In the last five years, the landscape of type 2 diabetes treatment has changed dramatically. Two new classes of drugs -- SGLT2 inhibitors and GLP-1 receptor agonists -- have been shown to prevent some of the most serious diabetes complications, including heart and kidney conditions, in patients. While primary care physicians treat the majority of patients with type 2 diabetes, many patients also seek out internal medicine specialists, including nephrologists, endocrinologists and cardiologists for care. To better understand the distribution of specialists in the U.S. who may be able to help care for the rising number of patients with diabetes, researchers from Brigham and Women's Hospital analyzed national data on the prevalence of diabetes and the number of internal medicine specialists in each U.S. state. They found that cardiologists were the highest represented specialists and conclude that they are well positioned to be integral members of a patient's care team. Their findings are published in JAMA Cardiology.
"While patients with diabetes traditionally seek care from endocrinologists and/or primary care physicians, these national data suggest that a broader network of clinicians, including cardiologists and nephrologists, may provide additional avenues for care delivery," said corresponding author Muthiah Vaduganathan, MD, MPH, a cardiologist at the Brigham. "This is especially important as the cardiovascular and renal risks associated with diabetes are becoming increasingly recognized, and as new strategies become available to modify disease course."
Vaduganathan and colleagues used 2016 data from the U.S. Centers for Disease Control and Prevention U.S. Diabetes Surveillance System to find the number of new diabetes cases in each state. They also gathered data on the number of practicing endocrinologists, cardiologists, and nephrologists in each U.S. state using 2016 Centers for Medicare and Medicaid Services physician and other supplier public files.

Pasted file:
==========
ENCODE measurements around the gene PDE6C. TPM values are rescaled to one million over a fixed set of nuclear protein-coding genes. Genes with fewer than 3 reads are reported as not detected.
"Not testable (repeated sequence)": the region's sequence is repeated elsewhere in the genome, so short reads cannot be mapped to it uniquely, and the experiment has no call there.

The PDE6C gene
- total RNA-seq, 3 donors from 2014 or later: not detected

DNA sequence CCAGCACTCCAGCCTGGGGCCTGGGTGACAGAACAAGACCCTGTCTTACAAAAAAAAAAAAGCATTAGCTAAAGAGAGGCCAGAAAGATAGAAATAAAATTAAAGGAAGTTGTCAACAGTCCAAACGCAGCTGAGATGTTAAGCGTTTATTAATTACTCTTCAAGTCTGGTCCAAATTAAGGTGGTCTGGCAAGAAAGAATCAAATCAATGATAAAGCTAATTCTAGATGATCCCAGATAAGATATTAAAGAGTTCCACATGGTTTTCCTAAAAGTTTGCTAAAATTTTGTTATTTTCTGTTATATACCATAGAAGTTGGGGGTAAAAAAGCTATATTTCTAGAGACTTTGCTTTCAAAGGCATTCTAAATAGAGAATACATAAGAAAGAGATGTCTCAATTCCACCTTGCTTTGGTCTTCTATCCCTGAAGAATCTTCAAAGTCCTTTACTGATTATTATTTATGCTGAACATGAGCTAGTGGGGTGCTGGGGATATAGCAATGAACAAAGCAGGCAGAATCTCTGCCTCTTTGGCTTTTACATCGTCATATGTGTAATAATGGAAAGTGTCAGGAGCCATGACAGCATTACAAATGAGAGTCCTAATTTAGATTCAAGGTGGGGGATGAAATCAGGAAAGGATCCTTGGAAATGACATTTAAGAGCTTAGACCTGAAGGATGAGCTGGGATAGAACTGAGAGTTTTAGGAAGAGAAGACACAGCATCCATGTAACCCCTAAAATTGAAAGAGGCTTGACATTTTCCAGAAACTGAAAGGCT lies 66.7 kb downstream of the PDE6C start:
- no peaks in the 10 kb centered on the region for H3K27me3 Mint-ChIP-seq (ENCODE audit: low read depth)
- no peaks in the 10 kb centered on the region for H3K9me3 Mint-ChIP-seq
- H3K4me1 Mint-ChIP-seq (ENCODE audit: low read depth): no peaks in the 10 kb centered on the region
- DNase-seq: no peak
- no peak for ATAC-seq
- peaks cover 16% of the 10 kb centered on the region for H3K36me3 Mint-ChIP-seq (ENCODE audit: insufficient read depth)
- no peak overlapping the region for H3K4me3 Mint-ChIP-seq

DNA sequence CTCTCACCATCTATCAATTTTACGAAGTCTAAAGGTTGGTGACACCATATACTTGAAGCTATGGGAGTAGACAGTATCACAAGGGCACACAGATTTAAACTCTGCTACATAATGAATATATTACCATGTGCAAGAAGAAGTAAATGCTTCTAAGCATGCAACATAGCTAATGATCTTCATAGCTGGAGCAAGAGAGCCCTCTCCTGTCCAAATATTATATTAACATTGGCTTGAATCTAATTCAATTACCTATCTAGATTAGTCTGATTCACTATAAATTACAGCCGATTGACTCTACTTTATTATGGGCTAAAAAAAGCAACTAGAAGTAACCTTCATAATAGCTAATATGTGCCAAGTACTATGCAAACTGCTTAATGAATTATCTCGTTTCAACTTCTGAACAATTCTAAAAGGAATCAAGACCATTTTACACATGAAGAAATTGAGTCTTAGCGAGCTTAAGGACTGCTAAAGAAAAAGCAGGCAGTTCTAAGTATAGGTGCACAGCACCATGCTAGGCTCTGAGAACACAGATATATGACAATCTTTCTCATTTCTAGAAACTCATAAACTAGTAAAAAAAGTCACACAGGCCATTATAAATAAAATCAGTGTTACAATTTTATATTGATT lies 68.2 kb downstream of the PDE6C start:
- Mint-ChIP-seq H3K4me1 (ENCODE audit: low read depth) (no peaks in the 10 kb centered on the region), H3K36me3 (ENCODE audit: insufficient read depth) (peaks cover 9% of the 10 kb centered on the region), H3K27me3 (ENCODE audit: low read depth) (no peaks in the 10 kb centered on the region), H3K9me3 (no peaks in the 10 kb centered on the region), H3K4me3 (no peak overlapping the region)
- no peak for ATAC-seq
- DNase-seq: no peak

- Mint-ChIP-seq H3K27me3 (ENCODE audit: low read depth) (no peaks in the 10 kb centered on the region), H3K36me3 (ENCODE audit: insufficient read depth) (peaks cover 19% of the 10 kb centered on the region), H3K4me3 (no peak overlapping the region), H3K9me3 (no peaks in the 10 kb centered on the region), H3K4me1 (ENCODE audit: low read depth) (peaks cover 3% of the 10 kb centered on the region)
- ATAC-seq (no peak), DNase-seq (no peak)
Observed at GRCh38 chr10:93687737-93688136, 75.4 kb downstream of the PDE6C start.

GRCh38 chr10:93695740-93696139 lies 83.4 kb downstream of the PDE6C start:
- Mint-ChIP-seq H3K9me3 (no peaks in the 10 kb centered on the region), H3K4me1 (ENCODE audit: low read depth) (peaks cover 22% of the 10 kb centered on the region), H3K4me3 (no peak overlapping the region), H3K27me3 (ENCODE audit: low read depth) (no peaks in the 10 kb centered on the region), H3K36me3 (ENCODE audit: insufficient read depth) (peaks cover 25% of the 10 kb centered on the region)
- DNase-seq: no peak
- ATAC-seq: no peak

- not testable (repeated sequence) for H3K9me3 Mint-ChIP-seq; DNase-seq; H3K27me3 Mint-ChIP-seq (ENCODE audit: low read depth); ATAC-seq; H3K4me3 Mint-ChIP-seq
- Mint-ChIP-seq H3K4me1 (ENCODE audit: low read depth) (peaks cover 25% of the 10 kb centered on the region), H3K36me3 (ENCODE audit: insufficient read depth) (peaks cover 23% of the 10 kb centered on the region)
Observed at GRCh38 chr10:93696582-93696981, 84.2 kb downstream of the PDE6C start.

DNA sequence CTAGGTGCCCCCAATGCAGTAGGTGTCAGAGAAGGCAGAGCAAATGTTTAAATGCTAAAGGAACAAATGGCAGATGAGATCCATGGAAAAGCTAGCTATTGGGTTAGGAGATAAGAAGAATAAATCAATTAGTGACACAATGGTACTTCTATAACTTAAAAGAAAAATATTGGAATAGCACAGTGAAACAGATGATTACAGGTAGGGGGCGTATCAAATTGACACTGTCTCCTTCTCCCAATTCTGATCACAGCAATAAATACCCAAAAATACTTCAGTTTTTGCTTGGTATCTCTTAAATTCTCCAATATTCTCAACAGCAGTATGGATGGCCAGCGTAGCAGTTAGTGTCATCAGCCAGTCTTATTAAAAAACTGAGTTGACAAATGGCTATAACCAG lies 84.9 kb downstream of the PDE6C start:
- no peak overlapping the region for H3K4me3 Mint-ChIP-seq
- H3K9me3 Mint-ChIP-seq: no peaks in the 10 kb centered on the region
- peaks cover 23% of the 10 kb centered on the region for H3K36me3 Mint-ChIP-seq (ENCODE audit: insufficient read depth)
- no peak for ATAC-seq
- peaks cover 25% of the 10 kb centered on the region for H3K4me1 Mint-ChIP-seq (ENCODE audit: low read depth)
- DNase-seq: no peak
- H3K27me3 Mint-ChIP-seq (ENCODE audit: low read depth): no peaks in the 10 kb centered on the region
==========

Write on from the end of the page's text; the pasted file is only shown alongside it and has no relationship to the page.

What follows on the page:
In 2016, 1.9 million U.S. adults were newly diagnosed with diabetes. Colorado had the lowest density of cases (6.2 percent) and Puerto Rico had the highest (13.7 percent). The density of specialists varied widely, but overall, cardiologists were the highest represented specialists and there was a lower ratio of patients with diabetes to cardiologists than to nephrologists or endocrinologists.
"For any patient seeing a specialist, it's important to ask how your diabetes may put you at risk and if there's anything that can be done to reduce risk," said lead author Ravi B. Patel, MD, a former internal medicine resident at the Brigham. Patel is now a clinical fellow in cardiovascular medicine at Northwestern University. "Diabetes is a systemic disease and should be treated as such, with many specialists as part of a team providing optimal care."
Patel is supported by National Heart, Lung, and Blood Institute T32 postdoctoral training grant T32HL069771.Vaduganathan is supported by the KL2/Catalyst Medical Research Investigator Training award from Harvard Catalyst (National Institutes of Health [NIH]/National Center for Advancing Translational Sciences award UL 1TR002541); serves on advisory boards for Amgen, AstraZeneca, Baxter Healthcare, Bayer AG, and Boehringer Ingelheim; and participates on clinical end point committees for studies sponsored by Novartis and the NIH.
Paper cited: Patel, R et al. "Implications of Specialist Density for Diabetes Care in the United States" JAMA Cardiology DOI:10.1001/jamacardio.2019.3796